"Chap 11 Outline Introduction to Genetics"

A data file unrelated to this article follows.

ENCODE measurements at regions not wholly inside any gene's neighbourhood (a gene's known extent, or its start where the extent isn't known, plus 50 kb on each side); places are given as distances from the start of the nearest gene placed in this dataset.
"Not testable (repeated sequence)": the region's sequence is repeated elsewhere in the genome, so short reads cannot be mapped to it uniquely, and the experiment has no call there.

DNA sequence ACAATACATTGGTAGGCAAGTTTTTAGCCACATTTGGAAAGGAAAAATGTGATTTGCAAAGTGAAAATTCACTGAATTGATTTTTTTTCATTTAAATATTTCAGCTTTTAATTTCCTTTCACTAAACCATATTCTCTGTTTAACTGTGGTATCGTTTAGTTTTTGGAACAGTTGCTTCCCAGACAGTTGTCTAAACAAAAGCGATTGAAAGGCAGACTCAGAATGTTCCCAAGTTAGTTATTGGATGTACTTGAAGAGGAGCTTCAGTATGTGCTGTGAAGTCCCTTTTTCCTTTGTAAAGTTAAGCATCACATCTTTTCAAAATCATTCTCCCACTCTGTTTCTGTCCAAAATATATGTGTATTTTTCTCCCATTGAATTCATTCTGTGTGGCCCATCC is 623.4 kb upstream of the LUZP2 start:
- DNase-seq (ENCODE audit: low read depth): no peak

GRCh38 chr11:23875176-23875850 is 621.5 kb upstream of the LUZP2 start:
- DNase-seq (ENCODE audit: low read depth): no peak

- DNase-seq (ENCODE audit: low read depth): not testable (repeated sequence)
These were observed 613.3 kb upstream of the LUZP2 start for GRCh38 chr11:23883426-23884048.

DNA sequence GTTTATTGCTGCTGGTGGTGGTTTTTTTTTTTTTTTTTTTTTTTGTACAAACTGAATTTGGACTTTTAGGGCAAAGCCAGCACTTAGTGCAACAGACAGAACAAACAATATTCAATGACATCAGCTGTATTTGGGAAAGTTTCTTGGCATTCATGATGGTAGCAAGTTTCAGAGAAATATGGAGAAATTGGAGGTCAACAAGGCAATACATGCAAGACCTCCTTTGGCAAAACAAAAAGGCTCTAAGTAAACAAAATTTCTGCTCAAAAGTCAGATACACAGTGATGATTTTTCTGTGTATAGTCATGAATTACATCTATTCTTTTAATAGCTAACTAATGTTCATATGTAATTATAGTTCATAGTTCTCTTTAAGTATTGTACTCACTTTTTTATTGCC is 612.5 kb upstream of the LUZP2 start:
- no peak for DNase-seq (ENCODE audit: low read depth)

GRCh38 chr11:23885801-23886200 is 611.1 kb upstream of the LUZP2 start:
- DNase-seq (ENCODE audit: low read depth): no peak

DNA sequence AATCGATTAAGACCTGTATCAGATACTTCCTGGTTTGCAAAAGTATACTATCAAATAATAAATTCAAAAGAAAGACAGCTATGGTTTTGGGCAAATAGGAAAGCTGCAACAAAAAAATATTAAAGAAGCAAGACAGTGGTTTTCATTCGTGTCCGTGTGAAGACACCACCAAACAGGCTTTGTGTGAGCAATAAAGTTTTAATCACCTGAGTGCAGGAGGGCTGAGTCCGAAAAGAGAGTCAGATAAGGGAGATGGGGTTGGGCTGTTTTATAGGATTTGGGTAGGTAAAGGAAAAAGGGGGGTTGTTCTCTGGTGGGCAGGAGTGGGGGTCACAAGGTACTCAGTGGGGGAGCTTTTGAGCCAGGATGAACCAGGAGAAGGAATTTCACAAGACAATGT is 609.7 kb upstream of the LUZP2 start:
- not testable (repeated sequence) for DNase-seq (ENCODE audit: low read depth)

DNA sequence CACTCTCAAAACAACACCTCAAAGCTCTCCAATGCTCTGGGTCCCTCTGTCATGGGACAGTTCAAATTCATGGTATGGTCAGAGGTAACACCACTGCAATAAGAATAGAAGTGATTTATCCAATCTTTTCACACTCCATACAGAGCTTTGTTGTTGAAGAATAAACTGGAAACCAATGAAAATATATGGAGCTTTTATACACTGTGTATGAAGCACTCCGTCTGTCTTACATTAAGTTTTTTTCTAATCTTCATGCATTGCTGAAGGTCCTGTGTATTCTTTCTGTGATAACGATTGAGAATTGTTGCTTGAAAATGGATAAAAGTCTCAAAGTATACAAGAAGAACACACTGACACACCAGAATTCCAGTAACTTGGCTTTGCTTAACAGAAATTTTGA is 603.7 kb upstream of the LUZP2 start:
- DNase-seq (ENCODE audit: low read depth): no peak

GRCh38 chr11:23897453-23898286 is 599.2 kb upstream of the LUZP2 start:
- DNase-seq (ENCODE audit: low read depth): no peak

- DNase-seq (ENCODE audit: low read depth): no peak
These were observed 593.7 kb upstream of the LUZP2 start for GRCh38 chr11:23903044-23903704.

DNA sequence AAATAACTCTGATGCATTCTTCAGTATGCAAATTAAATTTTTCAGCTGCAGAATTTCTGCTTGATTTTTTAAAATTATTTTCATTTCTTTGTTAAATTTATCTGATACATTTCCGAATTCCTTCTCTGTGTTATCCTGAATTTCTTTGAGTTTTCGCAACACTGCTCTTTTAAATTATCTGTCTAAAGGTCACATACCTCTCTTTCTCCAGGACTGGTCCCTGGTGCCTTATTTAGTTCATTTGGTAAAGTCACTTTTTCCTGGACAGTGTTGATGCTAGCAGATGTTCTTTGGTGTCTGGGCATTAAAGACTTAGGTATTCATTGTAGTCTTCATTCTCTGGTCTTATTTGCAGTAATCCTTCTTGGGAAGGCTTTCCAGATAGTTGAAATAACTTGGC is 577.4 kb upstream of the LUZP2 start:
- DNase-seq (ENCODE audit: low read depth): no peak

Chap 11 Outline: Introduction to Genetics 11-1 The work of Gregor Mendel Key concepts: What is the principle of dominance? What happens during segregation? -Every living thing has a set of characteristics that it inherits from its parents. -Genetics: The study of heredity. Gregor Mendel’s Peas: -Gregor Mendel work with the pea plant laid the foundations for modern genetics -Fertilization: The joining of male and female reproductive cells. -Most pea plants were self-pollinating and produced offspring that were identical to the parent. -True-breeding: Organisms that produce offspring identical to the parent if they were allowed to self-pollinate. -Mendel wanted to produce pea plants by cross-pollination not self-pollination. Genes and Dominance: -Mendel studied seven traits in pea plants. Each trait had two contrasting and distinct characteristics. -Mendel crossed plants that had contrasting characteristics and called this generation the parental or P generation. The offspring were called the first filial or F1 generation. -Hybrid: Offspring that are produced from crosses between parents with different traits. -All of the offspring from Mendel’s crosses only had the characteristic of one the parents. -Mendel drew two conclusions from this first set of experiments. 1) Biological inheritance is determined by factors that are passed from parent to offspring. 2) Principle of dominance: Some alleles are dominant and others are recessive. When present the dominant allele is expressed. -Today we call Mendel’s factors genes. Genes come in different forms that are called alleles. Generally the dominant allele masks or hides the recessive form. Segregation: -Mendel allowed the F1 generation to self-pollinate to produce a second filial or F2 generation to see if the second trait had disappeared or was just masked. -The recessive trait reappeared in the F2 generation in 1 out of 4 of the offspring. -Mendel concluded that each form a trait was separated or segregated in the the production of gametes or sex cells. -Principle of Segregation: F1 individuals produce two types of gametes: One that has the dominant form of a gene and one that has the recessive form of a gene. 11-2 Probability and the Punnett Square: Key concepts: How do geneticists use the principles of probability? How do geneticists use punnett squares? Genetics and Probability: -Probability: The likelihood that a particular event is going to occur. -The principles of probabilities can be used to predict the outcome of genetic crosses Punnett Squares: -The gene combinations that might result from a genetic cross can be determined by drawing a punnett square. -Punnett squares can be used to predict and compare the genetic variations that will result from a cross. -Homozygous: Organisms that have two identical alleles for a particular trait. -Heterozygous: Organisms that have two different alleles for a particular trait. -Genotype: Genetic make up of an organism. -Phenotype: Physical characteristics of an organism. Expression of the genotype. 11-3 Exploring Mendelian Genetics: Key concepts: What is the principle of independent assortment? What inheritance patterns exist besides simple dominance? Independent Assortment: -Mendel wanted to know if different traits segregated independently of one another into gametes. -Mendel crossed round yellow pea plants(RRYY) with green wrinkled pea plants(rryy). 1) All of the F1 offspring were round and yellow pea plants. 2) F1 generation was then allowed to self-pollinate. 3) In the F2 generation Mendel found that both parent phenotypes showed up as well as different combinations of parent phenotypes. -Principle of independent assortment: States that genes of different traits can segregate independently of one another during gamete formation. Summary of Mendel’s Principles: -Principle of Dominance: Of the dominant allele is present it will be expressed -Principle of Segregation: Alleles separate/segregate into gametes randomly. -Principle of Independent Assortment: Alleles of different traits segregate independently of one another during gamete formation. Beyond Dominant and Recessive Alleles: -Some alleles are neither dominant nor recessive, and many traits are controlled by multiple alleles or multiple genes. -Incomplete dominance: Occurs when one allele is not completely dominant over another. -Codominance: Occurs when both alleles are expressed and contribute to the phenotype. -Multiple alleles: Occurs when a gene has more than two alleles for a gene. -Polygenic Traits: Traits that are controlled by two or more genes. Applying Mendel’s Principles: -Mendel’s principles apply to all living things and can be used to study the inheritance of genetic traits and the probabilities of certain traits appearing in offspring of any organism. Genetics and the Environment: -The characteristics of any living thing are not solely determined by the genes that it inherits. -Phenotype = Genotype + Environment 11-5 Linkage and Gene Maps: Key Concepts: What structures actually assort independently? Gene Linkage: -Thomas Morgan noticed that certain traits were always observed together in fruit flies. -From this he concluded that chromosomes are actually groups of linked genes. -Mendel’s principle of independent assortment still holds true, but chromosomes assort independently of one another not individual genes. -Using linked genes geneticists can make gene maps which show the relative location of genes on a chromosome.